CRL Global Resources Collections Forum 2018

Event Logistics

Date: 
Thursday, May 17, 2018 to Friday, May 18, 2018
Time: 
1:30-5:00 p.m., May 17, and 9:00 a.m.-3:30 p.m., May 18. Central Time zone
Location: 
Chicago
Contact: 
CRL Events - events@crl.edu

 

Register Now

Contemporary source materials like news, government records and information, and economic and geospatial data are vital to original scholarly research in the humanities and social sciences. Historically, research libraries have ensured that the global information “supply chain” served researchers well. But since the advent of digital media and the web, money, politics and technology have altered the supply chain in ways that complicate the role academic libraries play in provisioning materials. 

The 2018 Global Resources Collections Forum, in Chicago on May 17-18, will explore how CRL and its community can adapt to this new environment. The Forum, held in conjunction with CRL's 2018 Council of Voting Members meeting, is an opportunity for representatives of CRL libraries to help shape CRL's programs and strategic agenda. 

Meeting Location

Downtown Chicago: University of Chicago Gleacher Center
450 North Cityfront Plaza Driv e

Accommodations

CRL has arranged for special rates at the Hyatt Regency Chicago, 151 East Wacker Drive. Reservations can be made online at https://aws.passkey.com/go/2018CenterResearchLibraries

Or call Central Reservations at 1-888-421-1442, referring to the Hyatt Regency Chicago, the dates of stay, and the “Center Research Libraries 2018 Meeting.” Reservations must be received on or before April 20, 2018.

Online streaming

Live online streaming to the presentations is also available. See the online access option on the registration form.


Program Agenda (Preliminary)
 

Session I: Transformation of the Supply Chain  Thursday, May 17,1:30-5:00 p.m.

How documentation and data critical for research are produced, managed and distributed today, and how new actors in the information world challenge traditional library roles and longstanding methodologies. 

Archives, Access, and the Politics of Information in Africa     Derek R. Peterson, Professor of History & African Studies, University of Michigan. 

  • Drawing upon his preservation work in Uganda, recent MacArthur Foundation Fellowship awardee Derek Peterson discusses how changing political agendas impact access to government records in Africa. He will explore why today archives—and other sites of memory—have been left to decay, and why open access remains a politically sensitive question in Uganda and other places where a traumatic and divisive past threatens the contemporary order.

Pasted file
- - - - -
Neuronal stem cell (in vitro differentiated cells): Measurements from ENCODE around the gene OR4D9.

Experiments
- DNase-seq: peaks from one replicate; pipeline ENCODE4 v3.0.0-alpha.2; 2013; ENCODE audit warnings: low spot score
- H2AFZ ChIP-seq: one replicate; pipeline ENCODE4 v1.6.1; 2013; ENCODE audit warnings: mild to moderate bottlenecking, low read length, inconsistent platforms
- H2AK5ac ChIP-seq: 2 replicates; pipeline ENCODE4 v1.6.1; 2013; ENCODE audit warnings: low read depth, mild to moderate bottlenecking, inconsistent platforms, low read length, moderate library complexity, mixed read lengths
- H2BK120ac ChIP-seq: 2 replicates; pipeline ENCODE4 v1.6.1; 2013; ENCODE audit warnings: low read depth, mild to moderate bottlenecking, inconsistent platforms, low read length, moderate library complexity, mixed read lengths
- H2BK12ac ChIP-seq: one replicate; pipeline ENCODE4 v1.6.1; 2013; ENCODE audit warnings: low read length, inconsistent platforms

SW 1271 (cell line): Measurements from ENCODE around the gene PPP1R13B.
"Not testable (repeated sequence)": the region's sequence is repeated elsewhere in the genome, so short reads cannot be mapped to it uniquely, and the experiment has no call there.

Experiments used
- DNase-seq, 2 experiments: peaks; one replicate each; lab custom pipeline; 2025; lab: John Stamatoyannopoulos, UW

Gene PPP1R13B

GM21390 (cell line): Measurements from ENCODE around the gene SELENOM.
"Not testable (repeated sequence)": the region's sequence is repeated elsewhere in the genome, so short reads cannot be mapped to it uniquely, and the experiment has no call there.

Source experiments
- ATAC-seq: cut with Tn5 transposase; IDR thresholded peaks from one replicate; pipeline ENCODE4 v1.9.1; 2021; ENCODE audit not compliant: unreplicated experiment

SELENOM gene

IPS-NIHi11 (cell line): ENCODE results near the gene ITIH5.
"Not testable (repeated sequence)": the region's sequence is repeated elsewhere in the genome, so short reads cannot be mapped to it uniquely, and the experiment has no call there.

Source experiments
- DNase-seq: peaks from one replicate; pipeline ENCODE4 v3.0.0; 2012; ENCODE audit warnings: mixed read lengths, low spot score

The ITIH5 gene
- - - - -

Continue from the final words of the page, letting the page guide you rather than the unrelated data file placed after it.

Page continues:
The LexisNexis Effect: The Metamorphosis of Critical Data Providers      Sarah Lamdan, Associate Professor & Faculty Services Librarian, CUNY School of Law

  • One of the first major publishers of news and legal information to embrace digital media, LexisNexis has now expanded horizontally into analytics, risk management, surveillance, and cloud services. The move exemplifies how data corporations are evolving in ways that may be problematic for academic research.

Data, Platforms and the Global Data Supply Chain    Richard Landry, Director, Data Innovation, at SAGE and former CEO of Conquest Systems, Inc. 

  • SAGE's recent acquisition of Data-Planet, a vast repository of global statistical data, will bring the gathering and curation of primary data together "under one roof" with scholarly publishing.  Richard Landry, founder of Data-Planet, will discuss how the acquisition might leverage the capabilities of SAGE's  scholarly communications platforms, and the implications for academic access to data and research.  

Some Reflections on the Changing Knowledge Supply Chain    David Marshall, Executive Vice Chancellor, University of California, Santa Barbara, and member, CRL Board of Directors 

Reception 5:00-7:00 p.m.

Attendees are invited to a reception in the Gleacher Center, immediately following Session I. Recipients of the 2018 CRL Primary Source Awards will be announced at the reception.